DS was born with a puffy right foot. It is still swollen at 13 months. Here is a picture of his legs and feet at 10 weeks. He now has chunky toddler legs, but his foot looks approximately the same.
So looooong story short, he was examined by two pediatricians and two pediatric orthopedic specialists after birth, he had an MRI at 2.5 months old (including general anesthesia), and no one really could say what it was. The term "lymphedema" was kicked around, but it was explained to me in a general sense: the foot is swollen, and what is making it swell is excess lymph fluid. Hence, "lymphedema." All docs recommended a "wait and watch" approach. Okay.
We just had a follow up appointment with pediatric ortho at Children's Hospital, and they still basically want to wait and watch. However, I finally looked up lymphedema. Turns out, the vast vast majority of lymphedema cases are post-op, especially post-cancer treatment, where lymph nodes were damaged. However, there is a rare (but not THAT rare), specific condition called congenital primary lymphedema (aka Milroy's Disease), which is basically a malformation of the lymphatic system in some body part, usually an extremity. It has a very specific treatment plan and the general wisdom is that "watching and waiting" is a BAD approach. It's congenital because it manifests at birth. It's primary because it's hereditary (and indeed, there is a history in DH's family of swelling of random leg parts, from a single ankle to all of both legs from hips to toes). It occurs in 1 in 6000 babies.
I am mad that I never looked it up. I am mad that I took the doctors at their word. I am mad that no doctor or PA or nurse or anybody thought to look it up. It's rare but it's not THAT rare. Someone should have said, "Hey, maybe I should look into this with a vascular specialist." Or even "Hey, maybe I should recheck my medical textbooks that are collecting dust on the shelf in my office."
The prognosis is that it's a chronic condition, but with lifelong maintenance (compression socks, etc.) he can maintain a normal foot. In very very rare cases it can resolve (DH had a swollen left foot that resolved within the first 6 months of life, and I just found another kid on a forum whose one foot resolved by 2yrs, although the other is still affected). But DS should have been in therapy and wearing compression socks from the beginning. My instinct was to put him in shoes for the compression, which I did for a while at 3 months, but then the pediatrician urged me to stop so that "new lymph vessels will develop on their own," which if you know ANYTHING about primary lymphedema is so unlikely as to be impossible. And I listened to the ped, took the shoes off, and didn't really pursue compression any further, even though it seemed like the likeliest solution.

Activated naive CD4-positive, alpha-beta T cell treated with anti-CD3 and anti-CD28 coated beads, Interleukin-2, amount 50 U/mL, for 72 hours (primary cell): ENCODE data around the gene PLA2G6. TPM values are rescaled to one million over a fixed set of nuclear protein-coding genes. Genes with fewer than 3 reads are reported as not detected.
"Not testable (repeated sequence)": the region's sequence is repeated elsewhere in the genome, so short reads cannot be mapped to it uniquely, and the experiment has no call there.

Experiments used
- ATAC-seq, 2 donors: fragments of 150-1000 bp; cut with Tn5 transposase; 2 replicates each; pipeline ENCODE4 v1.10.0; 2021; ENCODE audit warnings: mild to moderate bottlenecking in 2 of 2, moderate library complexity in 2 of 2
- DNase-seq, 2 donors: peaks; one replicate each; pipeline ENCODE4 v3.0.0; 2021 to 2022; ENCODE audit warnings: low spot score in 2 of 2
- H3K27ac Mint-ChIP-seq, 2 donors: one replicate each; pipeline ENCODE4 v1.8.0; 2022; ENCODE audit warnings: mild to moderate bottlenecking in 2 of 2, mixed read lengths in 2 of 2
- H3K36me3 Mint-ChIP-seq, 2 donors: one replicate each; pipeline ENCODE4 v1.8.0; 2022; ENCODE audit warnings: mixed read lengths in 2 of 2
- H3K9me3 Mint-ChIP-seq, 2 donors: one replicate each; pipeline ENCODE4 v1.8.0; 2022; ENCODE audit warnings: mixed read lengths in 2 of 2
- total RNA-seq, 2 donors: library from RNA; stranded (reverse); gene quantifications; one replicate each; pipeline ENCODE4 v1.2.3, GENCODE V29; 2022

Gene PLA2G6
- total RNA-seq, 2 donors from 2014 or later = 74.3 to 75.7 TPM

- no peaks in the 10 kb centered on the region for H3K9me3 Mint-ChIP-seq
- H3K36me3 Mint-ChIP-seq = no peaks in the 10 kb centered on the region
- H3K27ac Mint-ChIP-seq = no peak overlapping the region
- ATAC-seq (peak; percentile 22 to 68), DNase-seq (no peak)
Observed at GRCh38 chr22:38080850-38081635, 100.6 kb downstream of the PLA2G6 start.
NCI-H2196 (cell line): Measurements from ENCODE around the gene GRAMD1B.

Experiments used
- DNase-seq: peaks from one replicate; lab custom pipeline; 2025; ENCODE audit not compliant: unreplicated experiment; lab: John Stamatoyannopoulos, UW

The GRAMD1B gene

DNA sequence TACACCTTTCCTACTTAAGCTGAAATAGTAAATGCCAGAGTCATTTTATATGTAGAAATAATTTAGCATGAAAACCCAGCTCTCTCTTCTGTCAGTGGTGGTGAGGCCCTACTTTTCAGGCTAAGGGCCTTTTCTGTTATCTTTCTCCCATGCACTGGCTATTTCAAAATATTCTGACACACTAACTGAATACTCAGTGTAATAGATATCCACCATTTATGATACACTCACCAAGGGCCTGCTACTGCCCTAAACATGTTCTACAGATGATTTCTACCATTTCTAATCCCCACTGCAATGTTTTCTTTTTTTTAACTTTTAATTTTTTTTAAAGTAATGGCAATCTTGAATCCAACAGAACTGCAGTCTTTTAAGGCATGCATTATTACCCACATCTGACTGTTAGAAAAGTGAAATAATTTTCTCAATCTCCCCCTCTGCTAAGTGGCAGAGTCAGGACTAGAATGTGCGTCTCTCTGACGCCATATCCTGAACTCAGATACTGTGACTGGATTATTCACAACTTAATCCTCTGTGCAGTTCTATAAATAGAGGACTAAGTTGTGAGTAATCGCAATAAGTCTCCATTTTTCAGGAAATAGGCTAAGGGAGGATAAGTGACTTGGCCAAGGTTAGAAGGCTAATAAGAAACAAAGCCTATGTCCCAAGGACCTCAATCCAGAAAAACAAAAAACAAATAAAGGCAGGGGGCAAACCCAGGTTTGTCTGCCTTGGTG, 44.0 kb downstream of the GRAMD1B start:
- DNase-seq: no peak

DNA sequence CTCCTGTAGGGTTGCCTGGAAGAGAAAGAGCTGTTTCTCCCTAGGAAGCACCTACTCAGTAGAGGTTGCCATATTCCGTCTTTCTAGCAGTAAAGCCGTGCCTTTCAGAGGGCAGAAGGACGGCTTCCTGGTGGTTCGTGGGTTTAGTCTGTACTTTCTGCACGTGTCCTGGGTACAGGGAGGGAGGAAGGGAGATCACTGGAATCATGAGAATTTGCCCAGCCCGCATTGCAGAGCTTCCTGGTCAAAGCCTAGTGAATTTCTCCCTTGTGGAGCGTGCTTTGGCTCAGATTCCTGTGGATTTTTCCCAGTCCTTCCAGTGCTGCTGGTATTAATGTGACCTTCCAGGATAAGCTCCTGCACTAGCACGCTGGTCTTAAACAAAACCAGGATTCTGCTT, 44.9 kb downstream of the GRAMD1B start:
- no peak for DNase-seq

It's fine, really. Of all of the chronic conditions he could have to deal with, this is pretty easy. It is not life-threatening. It doesn't affect his intellect or his emotional development. It doesn't really affect his physical functionality (he's walking fine!). There are so many kids who have it worse. But it IS a life long condition. He may be infection prone due to his malformed lymphatic system, especially in that leg. If it's not massaged/compressed on a regular basis, the foot could become fibrotic and painful. But most of all I'm mad that I was blinded and complacent, and that I didn't listen to my mama instincts. I am now trying to find lymphedema specialists (most of them work with cancer patients) and therapists (ditto) who will take on a pediatric patient, specifically an active toddler. Which is not what I thought I'd be doing ~3 weeks before giving birth.
Oh yeah, it's an autosomal dominant genetic trait -- there is a 50% chance DD will have it too.
Just working on processing through this. Any other mamas out there have experience with this condition? I'm trying to make connections, work out a plan going forward, and get some support. Clearly I have to do this myself and can't rely on doctors' guidance. As of noon today, we do have an appointment with a lymphedema therapist next week, so we are starting down that path.